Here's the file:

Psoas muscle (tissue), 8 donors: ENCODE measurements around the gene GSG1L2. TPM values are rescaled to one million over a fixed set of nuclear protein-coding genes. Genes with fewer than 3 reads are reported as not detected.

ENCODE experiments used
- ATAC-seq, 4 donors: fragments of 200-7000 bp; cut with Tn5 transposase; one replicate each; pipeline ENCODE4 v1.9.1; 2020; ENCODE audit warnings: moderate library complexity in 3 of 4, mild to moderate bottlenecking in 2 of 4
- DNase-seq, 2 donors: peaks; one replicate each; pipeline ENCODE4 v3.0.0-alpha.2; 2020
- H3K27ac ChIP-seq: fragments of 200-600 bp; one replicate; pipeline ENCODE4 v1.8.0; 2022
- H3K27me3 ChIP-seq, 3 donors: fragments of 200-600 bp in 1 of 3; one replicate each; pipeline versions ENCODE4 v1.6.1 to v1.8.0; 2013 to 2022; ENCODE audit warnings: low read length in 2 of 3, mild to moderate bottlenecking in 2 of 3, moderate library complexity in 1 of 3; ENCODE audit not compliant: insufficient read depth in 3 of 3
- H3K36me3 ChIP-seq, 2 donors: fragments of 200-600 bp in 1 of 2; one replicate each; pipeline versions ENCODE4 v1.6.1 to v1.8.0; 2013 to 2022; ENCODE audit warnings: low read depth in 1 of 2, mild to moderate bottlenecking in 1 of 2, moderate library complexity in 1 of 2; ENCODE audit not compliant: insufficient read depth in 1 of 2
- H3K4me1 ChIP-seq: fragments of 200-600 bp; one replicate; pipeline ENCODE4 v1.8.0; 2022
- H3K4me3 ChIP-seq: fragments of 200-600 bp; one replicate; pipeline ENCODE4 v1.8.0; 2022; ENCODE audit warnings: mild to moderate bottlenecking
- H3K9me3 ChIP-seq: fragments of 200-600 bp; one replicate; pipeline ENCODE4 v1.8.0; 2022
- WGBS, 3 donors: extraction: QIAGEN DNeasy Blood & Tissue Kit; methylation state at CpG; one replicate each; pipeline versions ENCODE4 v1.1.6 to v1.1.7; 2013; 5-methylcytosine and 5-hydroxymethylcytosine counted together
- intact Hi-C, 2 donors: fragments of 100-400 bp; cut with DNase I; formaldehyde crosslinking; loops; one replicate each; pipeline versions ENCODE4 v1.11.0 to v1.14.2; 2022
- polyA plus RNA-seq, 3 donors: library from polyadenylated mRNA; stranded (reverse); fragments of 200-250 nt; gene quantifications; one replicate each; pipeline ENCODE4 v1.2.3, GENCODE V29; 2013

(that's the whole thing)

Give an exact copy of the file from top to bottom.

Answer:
Psoas muscle (tissue), 8 donors: ENCODE measurements around the gene GSG1L2. TPM values are rescaled to one million over a fixed set of nuclear protein-coding genes. Genes with fewer than 3 reads are reported as not detected.

ENCODE experiments used
- ATAC-seq, 4 donors: fragments of 200-7000 bp; cut with Tn5 transposase; one replicate each; pipeline ENCODE4 v1.9.1; 2020; ENCODE audit warnings: moderate library complexity in 3 of 4, mild to moderate bottlenecking in 2 of 4
- DNase-seq, 2 donors: peaks; one replicate each; pipeline ENCODE4 v3.0.0-alpha.2; 2020
- H3K27ac ChIP-seq: fragments of 200-600 bp; one replicate; pipeline ENCODE4 v1.8.0; 2022
- H3K27me3 ChIP-seq, 3 donors: fragments of 200-600 bp in 1 of 3; one replicate each; pipeline versions ENCODE4 v1.6.1 to v1.8.0; 2013 to 2022; ENCODE audit warnings: low read length in 2 of 3, mild to moderate bottlenecking in 2 of 3, moderate library complexity in 1 of 3; ENCODE audit not compliant: insufficient read depth in 3 of 3
- H3K36me3 ChIP-seq, 2 donors: fragments of 200-600 bp in 1 of 2; one replicate each; pipeline versions ENCODE4 v1.6.1 to v1.8.0; 2013 to 2022; ENCODE audit warnings: low read depth in 1 of 2, mild to moderate bottlenecking in 1 of 2, moderate library complexity in 1 of 2; ENCODE audit not compliant: insufficient read depth in 1 of 2
- H3K4me1 ChIP-seq: fragments of 200-600 bp; one replicate; pipeline ENCODE4 v1.8.0; 2022
- H3K4me3 ChIP-seq: fragments of 200-600 bp; one replicate; pipeline ENCODE4 v1.8.0; 2022; ENCODE audit warnings: mild to moderate bottlenecking
- H3K9me3 ChIP-seq: fragments of 200-600 bp; one replicate; pipeline ENCODE4 v1.8.0; 2022
- WGBS, 3 donors: extraction: QIAGEN DNeasy Blood & Tissue Kit; methylation state at CpG; one replicate each; pipeline versions ENCODE4 v1.1.6 to v1.1.7; 2013; 5-methylcytosine and 5-hydroxymethylcytosine counted together
- intact Hi-C, 2 donors: fragments of 100-400 bp; cut with DNase I; formaldehyde crosslinking; loops; one replicate each; pipeline versions ENCODE4 v1.11.0 to v1.14.2; 2022
- polyA plus RNA-seq, 3 donors: library from polyadenylated mRNA; stranded (reverse); fragments of 200-250 nt; gene quantifications; one replicate each; pipeline ENCODE4 v1.2.3, GENCODE V29; 2013